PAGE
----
New Drone Footage Shows How Ohio Train Derailment Site Currently Looks

New drone footage shows how the crash site appeared 10 days after a train derailment led to hazardous material being released in East Palestine, Ohio.

The footage, taken by Zachary Riter of Rubber City Drones LLC (RCDLLC), showed the clean-up effort on Tuesday. In the clip, numerous workers and vehicles could be seen working close to the tracks picking up and taking away several objects.

Riter was at the site for several hours and said that no workers were observed wearing PPE (personal protective equipment).

"I seen only one photographer with PPE. And once she noticed the workers weren't wearing anything she removed her PPE," Riter told Newsweek.

shot of the train derailment worksite
A drone shot of the train derailment worksite in East Palestine, Ohio. Rubber City Drones LLC

Riter added that residents in the area needed help with drinking water and claimed they had been threatened to stay away from the location.

"The residents have been threatened and are afraid to come near [the] scene and that's not right," Riter said.

On February 3, some 50 cars of a Norfolk Southern train derailed in East Palestine, resulting in a massive blaze and plumes of smoke that forced residents to evacuate the village close to the Ohio-Pennsylvania border.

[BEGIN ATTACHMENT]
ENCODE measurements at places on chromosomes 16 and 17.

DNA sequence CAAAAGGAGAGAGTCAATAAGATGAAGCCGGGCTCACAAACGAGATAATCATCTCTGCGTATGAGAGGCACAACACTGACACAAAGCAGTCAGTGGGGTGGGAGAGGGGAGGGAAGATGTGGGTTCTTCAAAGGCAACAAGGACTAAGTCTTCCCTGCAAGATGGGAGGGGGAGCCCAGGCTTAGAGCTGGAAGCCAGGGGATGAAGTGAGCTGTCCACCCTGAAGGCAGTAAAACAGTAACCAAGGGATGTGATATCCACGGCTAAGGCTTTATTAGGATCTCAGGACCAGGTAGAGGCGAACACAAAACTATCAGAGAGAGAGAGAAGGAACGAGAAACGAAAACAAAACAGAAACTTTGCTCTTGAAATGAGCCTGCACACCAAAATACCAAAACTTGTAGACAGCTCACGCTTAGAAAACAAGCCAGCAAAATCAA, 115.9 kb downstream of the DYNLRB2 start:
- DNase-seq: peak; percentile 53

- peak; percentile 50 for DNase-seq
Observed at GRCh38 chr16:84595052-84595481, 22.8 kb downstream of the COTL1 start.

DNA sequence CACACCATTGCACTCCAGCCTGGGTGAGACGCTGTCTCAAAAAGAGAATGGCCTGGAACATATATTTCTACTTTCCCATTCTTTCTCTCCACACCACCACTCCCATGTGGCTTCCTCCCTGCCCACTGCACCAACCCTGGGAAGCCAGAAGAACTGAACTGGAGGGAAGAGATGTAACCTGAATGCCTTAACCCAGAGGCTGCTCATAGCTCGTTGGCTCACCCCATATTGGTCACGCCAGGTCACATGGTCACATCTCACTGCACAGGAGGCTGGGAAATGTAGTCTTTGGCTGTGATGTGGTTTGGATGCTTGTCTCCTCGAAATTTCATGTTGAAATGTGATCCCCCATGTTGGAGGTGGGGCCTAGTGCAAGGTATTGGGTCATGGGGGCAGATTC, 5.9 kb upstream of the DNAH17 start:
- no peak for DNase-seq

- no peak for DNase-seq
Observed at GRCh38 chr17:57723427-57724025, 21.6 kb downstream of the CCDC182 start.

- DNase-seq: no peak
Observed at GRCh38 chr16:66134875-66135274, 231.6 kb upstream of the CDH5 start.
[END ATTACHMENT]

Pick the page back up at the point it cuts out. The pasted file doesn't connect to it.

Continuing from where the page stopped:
While there were no injuries as a result of the derailment, the train had cars containing vinyl chloride, a hazardous material. Rescue workers blew holes in five railway cars on February 6 to allow for a controlled burn of the substance, which released toxic chemicals into the air. The total ecological impact on the village, which has a population of about 4,715 people, according to the U.S. Census Bureau, will not be known for some time.

Residents were told on February 8 that they could safely return home and officials said air quality in the area has shown readings "at points below safety screening levels for contaminants of concern."

Ohio train derailment
Smoke rises from a derailed cargo train in East Palestine, Ohio, on February 4, 2023. The derailment led to East Palestine being evacuated. Getty

Ohio Governor Mike DeWine, a Republican, said during a Tuesday news conference that he would be comfortable returning home, although he would not drink the water.

When responding to a question about whether he would return home if he lived in the area, DeWine said: "I think that I would be drinking the bottled water. And I would be continuing to find out what the tests were showing as far as the air."

According to CNBC, the Ohio Department of Natural Resources (ODNR) said the spill from the derailment had killed about 3,500 small fish in the area as of February 8.

Newsweek reached out to the office of DeWine, ODNR and Norfolk Southern for comment.